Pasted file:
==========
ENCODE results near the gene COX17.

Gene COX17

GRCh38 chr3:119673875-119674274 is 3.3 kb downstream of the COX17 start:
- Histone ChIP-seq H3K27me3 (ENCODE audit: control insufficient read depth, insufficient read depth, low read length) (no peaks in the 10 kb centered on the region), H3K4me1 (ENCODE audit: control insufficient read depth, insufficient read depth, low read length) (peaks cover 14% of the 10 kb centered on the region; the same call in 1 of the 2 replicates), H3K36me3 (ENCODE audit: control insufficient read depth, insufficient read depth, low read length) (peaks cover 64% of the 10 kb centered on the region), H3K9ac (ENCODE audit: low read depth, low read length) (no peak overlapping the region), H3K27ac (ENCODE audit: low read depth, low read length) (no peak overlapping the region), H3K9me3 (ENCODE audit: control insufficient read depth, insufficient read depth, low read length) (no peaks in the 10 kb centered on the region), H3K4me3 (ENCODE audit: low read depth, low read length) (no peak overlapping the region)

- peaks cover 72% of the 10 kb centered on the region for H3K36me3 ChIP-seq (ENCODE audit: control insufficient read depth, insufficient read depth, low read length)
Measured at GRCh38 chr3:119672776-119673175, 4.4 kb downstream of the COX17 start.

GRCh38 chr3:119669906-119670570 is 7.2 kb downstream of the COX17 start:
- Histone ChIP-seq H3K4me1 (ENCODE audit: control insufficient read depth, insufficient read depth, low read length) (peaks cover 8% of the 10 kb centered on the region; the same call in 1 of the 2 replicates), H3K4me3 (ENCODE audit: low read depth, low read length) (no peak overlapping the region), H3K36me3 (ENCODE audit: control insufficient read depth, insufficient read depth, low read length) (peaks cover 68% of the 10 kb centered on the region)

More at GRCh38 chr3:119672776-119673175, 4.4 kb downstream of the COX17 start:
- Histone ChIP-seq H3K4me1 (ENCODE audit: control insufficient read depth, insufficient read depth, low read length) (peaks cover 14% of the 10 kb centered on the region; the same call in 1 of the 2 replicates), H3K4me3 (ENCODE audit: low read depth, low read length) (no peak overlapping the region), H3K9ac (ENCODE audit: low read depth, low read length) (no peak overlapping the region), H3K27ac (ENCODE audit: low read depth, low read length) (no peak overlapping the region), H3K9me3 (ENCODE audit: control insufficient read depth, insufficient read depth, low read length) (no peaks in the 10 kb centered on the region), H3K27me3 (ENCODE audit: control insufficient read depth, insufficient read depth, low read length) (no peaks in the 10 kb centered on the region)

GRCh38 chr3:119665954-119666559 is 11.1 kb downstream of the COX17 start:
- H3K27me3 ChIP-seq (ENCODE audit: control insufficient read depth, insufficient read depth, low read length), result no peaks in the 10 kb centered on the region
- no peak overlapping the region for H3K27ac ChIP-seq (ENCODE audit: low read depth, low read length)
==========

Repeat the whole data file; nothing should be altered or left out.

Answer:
ENCODE results near the gene COX17.

Gene COX17

GRCh38 chr3:119673875-119674274 is 3.3 kb downstream of the COX17 start:
- Histone ChIP-seq H3K27me3 (ENCODE audit: control insufficient read depth, insufficient read depth, low read length) (no peaks in the 10 kb centered on the region), H3K4me1 (ENCODE audit: control insufficient read depth, insufficient read depth, low read length) (peaks cover 14% of the 10 kb centered on the region; the same call in 1 of the 2 replicates), H3K36me3 (ENCODE audit: control insufficient read depth, insufficient read depth, low read length) (peaks cover 64% of the 10 kb centered on the region), H3K9ac (ENCODE audit: low read depth, low read length) (no peak overlapping the region), H3K27ac (ENCODE audit: low read depth, low read length) (no peak overlapping the region), H3K9me3 (ENCODE audit: control insufficient read depth, insufficient read depth, low read length) (no peaks in the 10 kb centered on the region), H3K4me3 (ENCODE audit: low read depth, low read length) (no peak overlapping the region)

- peaks cover 72% of the 10 kb centered on the region for H3K36me3 ChIP-seq (ENCODE audit: control insufficient read depth, insufficient read depth, low read length)
Measured at GRCh38 chr3:119672776-119673175, 4.4 kb downstream of the COX17 start.

GRCh38 chr3:119669906-119670570 is 7.2 kb downstream of the COX17 start:
- Histone ChIP-seq H3K4me1 (ENCODE audit: control insufficient read depth, insufficient read depth, low read length) (peaks cover 8% of the 10 kb centered on the region; the same call in 1 of the 2 replicates), H3K4me3 (ENCODE audit: low read depth, low read length) (no peak overlapping the region), H3K36me3 (ENCODE audit: control insufficient read depth, insufficient read depth, low read length) (peaks cover 68% of the 10 kb centered on the region)

More at GRCh38 chr3:119672776-119673175, 4.4 kb downstream of the COX17 start:
- Histone ChIP-seq H3K4me1 (ENCODE audit: control insufficient read depth, insufficient read depth, low read length) (peaks cover 14% of the 10 kb centered on the region; the same call in 1 of the 2 replicates), H3K4me3 (ENCODE audit: low read depth, low read length) (no peak overlapping the region), H3K9ac (ENCODE audit: low read depth, low read length) (no peak overlapping the region), H3K27ac (ENCODE audit: low read depth, low read length) (no peak overlapping the region), H3K9me3 (ENCODE audit: control insufficient read depth, insufficient read depth, low read length) (no peaks in the 10 kb centered on the region), H3K27me3 (ENCODE audit: control insufficient read depth, insufficient read depth, low read length) (no peaks in the 10 kb centered on the region)

GRCh38 chr3:119665954-119666559 is 11.1 kb downstream of the COX17 start:
- H3K27me3 ChIP-seq (ENCODE audit: control insufficient read depth, insufficient read depth, low read length), result no peaks in the 10 kb centered on the region
- no peak overlapping the region for H3K27ac ChIP-seq (ENCODE audit: low read depth, low read length)